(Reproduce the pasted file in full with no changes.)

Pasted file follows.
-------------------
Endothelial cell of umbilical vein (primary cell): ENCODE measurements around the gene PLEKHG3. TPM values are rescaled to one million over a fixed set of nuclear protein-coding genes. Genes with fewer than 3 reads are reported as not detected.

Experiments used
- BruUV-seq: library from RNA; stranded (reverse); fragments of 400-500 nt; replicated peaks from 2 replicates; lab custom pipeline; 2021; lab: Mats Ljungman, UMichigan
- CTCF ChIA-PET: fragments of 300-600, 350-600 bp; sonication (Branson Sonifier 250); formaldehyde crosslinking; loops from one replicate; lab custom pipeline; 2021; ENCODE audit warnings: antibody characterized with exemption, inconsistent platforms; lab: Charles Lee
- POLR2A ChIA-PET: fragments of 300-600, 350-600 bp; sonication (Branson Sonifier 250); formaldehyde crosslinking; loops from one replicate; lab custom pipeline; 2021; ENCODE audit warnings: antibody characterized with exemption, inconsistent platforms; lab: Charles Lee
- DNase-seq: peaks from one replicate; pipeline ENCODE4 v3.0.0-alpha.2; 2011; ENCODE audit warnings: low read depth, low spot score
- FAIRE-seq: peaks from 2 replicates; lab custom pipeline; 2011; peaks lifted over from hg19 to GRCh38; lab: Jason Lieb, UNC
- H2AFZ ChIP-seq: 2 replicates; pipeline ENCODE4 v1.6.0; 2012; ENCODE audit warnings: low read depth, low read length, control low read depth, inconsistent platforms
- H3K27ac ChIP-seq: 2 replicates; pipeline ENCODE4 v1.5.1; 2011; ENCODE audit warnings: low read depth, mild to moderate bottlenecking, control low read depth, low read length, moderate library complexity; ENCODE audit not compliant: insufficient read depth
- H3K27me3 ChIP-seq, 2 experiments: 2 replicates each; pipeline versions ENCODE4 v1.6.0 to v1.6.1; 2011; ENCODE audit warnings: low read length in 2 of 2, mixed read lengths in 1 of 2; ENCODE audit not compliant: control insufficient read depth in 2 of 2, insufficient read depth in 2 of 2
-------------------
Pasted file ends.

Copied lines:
Endothelial cell of umbilical vein (primary cell): ENCODE measurements around the gene PLEKHG3. TPM values are rescaled to one million over a fixed set of nuclear protein-coding genes. Genes with fewer than 3 reads are reported as not detected.

Experiments used
- BruUV-seq: library from RNA; stranded (reverse); fragments of 400-500 nt; replicated peaks from 2 replicates; lab custom pipeline; 2021; lab: Mats Ljungman, UMichigan
- CTCF ChIA-PET: fragments of 300-600, 350-600 bp; sonication (Branson Sonifier 250); formaldehyde crosslinking; loops from one replicate; lab custom pipeline; 2021; ENCODE audit warnings: antibody characterized with exemption, inconsistent platforms; lab: Charles Lee
- POLR2A ChIA-PET: fragments of 300-600, 350-600 bp; sonication (Branson Sonifier 250); formaldehyde crosslinking; loops from one replicate; lab custom pipeline; 2021; ENCODE audit warnings: antibody characterized with exemption, inconsistent platforms; lab: Charles Lee
- DNase-seq: peaks from one replicate; pipeline ENCODE4 v3.0.0-alpha.2; 2011; ENCODE audit warnings: low read depth, low spot score
- FAIRE-seq: peaks from 2 replicates; lab custom pipeline; 2011; peaks lifted over from hg19 to GRCh38; lab: Jason Lieb, UNC
- H2AFZ ChIP-seq: 2 replicates; pipeline ENCODE4 v1.6.0; 2012; ENCODE audit warnings: low read depth, low read length, control low read depth, inconsistent platforms
- H3K27ac ChIP-seq: 2 replicates; pipeline ENCODE4 v1.5.1; 2011; ENCODE audit warnings: low read depth, mild to moderate bottlenecking, control low read depth, low read length, moderate library complexity; ENCODE audit not compliant: insufficient read depth
- H3K27me3 ChIP-seq, 2 experiments: 2 replicates each; pipeline versions ENCODE4 v1.6.0 to v1.6.1; 2011; ENCODE audit warnings: low read length in 2 of 2, mixed read lengths in 1 of 2; ENCODE audit not compliant: control insufficient read depth in 2 of 2, insufficient read depth in 2 of 2